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Boreal Community Media

Grand Marais waterfront expands options

Sep 08, 2022 10:14AM ● By Content Editor
Photo: Gary Grover

By Kitty Mayo - Business North - September 7, 2022

After a decade of behind-the-scenes negotiating, the Grand Marais waterfront development is well under way, reflecting a compromise that serves working waterfront needs and gives everyone the chance to stroll or roll out into the harbor.

Dubbed the Parkside Public Water Access by the Minnesota Department of Natural Resources (DNR), a new breakwall topped with a generous walkway was built last year. Demolition of existing buildings was completed, and work on the water access parking lot and launch is in progress.

Keenly aware of old fissures left from a scuttled water access project brought out years ago by the DNR, Jim Boyd, executive director of the Cook County Chamber of Commerce, said this project through has laid groundwork for the future.

Boyd’s priority has been mending fences and he saw the time was right to rebuild connections between groups that could get real work done. “I saw this as a possible way to begin to get healing for all of that, and it might ultimately lead to revisiting the entire harbor,” Boyd said.

When the Parkside proposal was in its early stages, Boyd knew the public needed to be heard. “They said, ‘Don’t make the breakwall higher than it already was because of the sight-lines for photography,’ and they wanted a great walkway on top that would allow people to get out into the middle of the harbor.”

The city’s state lobbyist counseled to not shy away from asking for what the community wanted just for fear of being told no because of extra cost. The community stood firm, and, Boyd said, “That carried the day.”

The Artist’s Point boat launch, part of the Coast Guard parking area on the other side of the harbor, was developed over 30 years ago through a DNR-city partnership. As proposed, safe harbor development at Grand Marais was controversial, with locals rallying to halt any plan proposed by the DNR to alter the harbor. 

As the lakefront swelled with visitors, ideas about how to manage the tourist-filled Artist’s Point evolved. In 2012 the DNR and city entered a partnership agreement to work on the harbor again, with the city providing land and the DNR funding, that finally came through in 2018.

Welcoming the public to another lakefront gem is what Dave Tersteeg, city parks manager, is all about. Entrance to Parkside passes through Grand Marias’ 300-site municipal campground, but Tersteeg noted, “This is not a private campground. We want to put out the invitation to come on in.” 

After 16 years working for the parks department, Tersteeg believes this is a “thoughtful redevelopment and positive change” that serves the locals and tourists.

Reconstruction of a breakwall that was essentially 100 feet of rock rubble could more accurately be called a transformation. The 200-foot J-shaped breakwall is a proper pedestrian promenade, a 10-foot-wide, concrete-capped structure finished with a parapet knee wall that splashes waves downward and offers better protection to the boat launch.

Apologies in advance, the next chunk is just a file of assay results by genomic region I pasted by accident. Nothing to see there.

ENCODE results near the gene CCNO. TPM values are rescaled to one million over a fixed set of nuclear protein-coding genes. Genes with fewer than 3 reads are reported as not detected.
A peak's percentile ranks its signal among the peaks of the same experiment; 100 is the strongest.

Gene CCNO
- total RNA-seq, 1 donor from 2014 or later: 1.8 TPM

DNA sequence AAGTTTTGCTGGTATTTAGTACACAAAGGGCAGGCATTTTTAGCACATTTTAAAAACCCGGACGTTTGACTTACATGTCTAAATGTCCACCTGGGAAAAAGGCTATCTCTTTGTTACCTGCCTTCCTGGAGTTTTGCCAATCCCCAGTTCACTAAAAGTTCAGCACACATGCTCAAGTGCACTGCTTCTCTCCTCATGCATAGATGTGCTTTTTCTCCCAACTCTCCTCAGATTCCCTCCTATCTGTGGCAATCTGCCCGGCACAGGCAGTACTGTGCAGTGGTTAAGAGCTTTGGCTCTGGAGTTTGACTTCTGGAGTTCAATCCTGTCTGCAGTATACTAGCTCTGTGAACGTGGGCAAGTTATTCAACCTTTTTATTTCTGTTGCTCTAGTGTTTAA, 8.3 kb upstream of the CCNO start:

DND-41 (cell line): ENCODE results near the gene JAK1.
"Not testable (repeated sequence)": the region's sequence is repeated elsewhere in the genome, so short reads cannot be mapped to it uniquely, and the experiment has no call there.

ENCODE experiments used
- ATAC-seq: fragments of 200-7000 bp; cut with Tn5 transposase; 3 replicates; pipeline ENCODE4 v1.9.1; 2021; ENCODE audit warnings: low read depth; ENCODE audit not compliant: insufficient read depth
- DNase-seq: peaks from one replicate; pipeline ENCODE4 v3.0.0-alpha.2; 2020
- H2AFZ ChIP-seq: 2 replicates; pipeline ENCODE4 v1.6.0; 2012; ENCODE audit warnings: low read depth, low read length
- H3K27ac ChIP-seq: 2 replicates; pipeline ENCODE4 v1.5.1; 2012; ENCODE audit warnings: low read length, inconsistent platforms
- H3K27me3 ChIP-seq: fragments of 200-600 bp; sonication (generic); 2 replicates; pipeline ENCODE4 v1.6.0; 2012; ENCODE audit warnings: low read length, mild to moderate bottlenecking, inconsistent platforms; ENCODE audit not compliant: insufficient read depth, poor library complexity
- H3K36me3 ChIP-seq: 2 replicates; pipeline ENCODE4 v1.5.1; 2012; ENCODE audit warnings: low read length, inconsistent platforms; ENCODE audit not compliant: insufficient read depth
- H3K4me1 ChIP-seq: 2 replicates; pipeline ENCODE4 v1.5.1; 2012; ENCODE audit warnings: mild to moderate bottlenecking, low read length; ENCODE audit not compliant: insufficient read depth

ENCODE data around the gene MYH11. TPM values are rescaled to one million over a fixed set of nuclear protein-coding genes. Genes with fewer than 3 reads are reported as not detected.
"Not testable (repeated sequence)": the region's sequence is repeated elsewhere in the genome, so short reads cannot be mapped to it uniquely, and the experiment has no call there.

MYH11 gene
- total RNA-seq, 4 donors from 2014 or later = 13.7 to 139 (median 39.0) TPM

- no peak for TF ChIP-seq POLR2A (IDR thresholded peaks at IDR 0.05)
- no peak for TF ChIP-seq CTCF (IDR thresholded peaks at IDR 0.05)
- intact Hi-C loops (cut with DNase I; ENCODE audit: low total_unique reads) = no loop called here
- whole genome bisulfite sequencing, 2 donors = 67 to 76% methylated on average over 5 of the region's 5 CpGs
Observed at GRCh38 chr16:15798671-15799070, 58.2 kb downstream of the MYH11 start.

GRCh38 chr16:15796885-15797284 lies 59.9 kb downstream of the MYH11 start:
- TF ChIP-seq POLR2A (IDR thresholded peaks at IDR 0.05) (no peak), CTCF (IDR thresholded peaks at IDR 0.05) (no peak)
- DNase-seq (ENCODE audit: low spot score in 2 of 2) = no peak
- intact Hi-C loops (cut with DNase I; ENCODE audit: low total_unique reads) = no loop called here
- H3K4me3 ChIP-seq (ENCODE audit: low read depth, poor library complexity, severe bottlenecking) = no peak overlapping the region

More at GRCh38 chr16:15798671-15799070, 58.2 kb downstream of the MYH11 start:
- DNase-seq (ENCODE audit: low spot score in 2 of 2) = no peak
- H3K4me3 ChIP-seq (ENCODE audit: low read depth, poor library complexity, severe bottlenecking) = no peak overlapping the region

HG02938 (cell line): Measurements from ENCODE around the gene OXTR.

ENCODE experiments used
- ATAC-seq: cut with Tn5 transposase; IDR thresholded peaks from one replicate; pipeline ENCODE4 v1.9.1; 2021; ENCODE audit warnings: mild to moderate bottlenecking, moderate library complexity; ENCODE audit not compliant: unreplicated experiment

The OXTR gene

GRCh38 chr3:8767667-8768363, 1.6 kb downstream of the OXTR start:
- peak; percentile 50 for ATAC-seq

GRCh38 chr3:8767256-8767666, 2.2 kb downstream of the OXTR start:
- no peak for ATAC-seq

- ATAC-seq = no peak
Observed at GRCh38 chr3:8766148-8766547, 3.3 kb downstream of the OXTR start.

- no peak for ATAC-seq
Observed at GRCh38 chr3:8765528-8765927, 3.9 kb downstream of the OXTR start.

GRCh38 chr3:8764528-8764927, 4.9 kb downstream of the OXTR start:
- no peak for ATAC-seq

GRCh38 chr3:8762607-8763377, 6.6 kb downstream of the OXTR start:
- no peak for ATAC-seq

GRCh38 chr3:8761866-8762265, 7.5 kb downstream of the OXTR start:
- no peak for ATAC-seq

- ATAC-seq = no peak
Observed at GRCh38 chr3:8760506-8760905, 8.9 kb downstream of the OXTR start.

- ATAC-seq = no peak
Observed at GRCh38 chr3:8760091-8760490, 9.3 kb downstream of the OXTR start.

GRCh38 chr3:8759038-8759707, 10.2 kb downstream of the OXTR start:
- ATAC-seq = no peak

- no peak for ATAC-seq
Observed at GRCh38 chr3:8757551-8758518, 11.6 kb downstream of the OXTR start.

From the breakwall, Tersteeg described, there is a fabulous view not only of the big water, but looking back toward land a beautiful landscape unfolds of the beach and campground nestled below the Sawtooth Mountains. 

This year, landside improvements will be completed, including stormwater management, a parking lot, boat ramp, docks and landscaping.

“It really is a statement of intelligent design that is functional in protecting the launch from southeast waves, is an attractive pedestrian access, a tourist draw and creates improved stormwater management,” said Tersteeg.

Old public works buildings that were built strictly for function were removed in phase one. They had reflected little understanding about stormwater runoff mitigation at the end of the road leading to the bay. Making room for a paved parking lot with stormwater swales, vegetative buffer and shallow settling ponds, the upgrade will be more environmentally protective than the gravel lots and roads that frequently led to brown offshore water in heavy rains and big wave events.

“This will address proper stormwater management backed by science. I don’t take that lightly,” said Tersteeg.

Collaborating with the city on the Parkside project has been nothing but positive for Kent Skaar, DNR project manager. “Our cooperative relationship between the city and DNR remains a fantastic one.”

Skaar hopes that moving at least some boat activity to the other side of the bay will create a safer, more enjoyable use of the harbor for everyone. The older boat access at Artist’s Point became a challenge as boaters and daytrippers competed for parking space near the old Coast Guard station.

“The challenge had increased as the community’s popularity increased,” said Skaar, leaving those with boat trailers navigating through a busy downtown.

Perhaps what Skaar is most enthusiastic about is the creation of true access for those with disabilities. “This will be a fully accessible site, from designated parking for handicap accessibility, to a hard surface, and even designated parking stalls for people who are launching watercraft and need wheelchair accessibility.”

In addition, said Skaar, are two accessible parking stalls in a separate area for a non-motorized dock, often used for kayak launching, and wheelchair-accessible sidewalks from parking to the end of the breakwall.

To read this original story and more news, follow this link to the Business North website.

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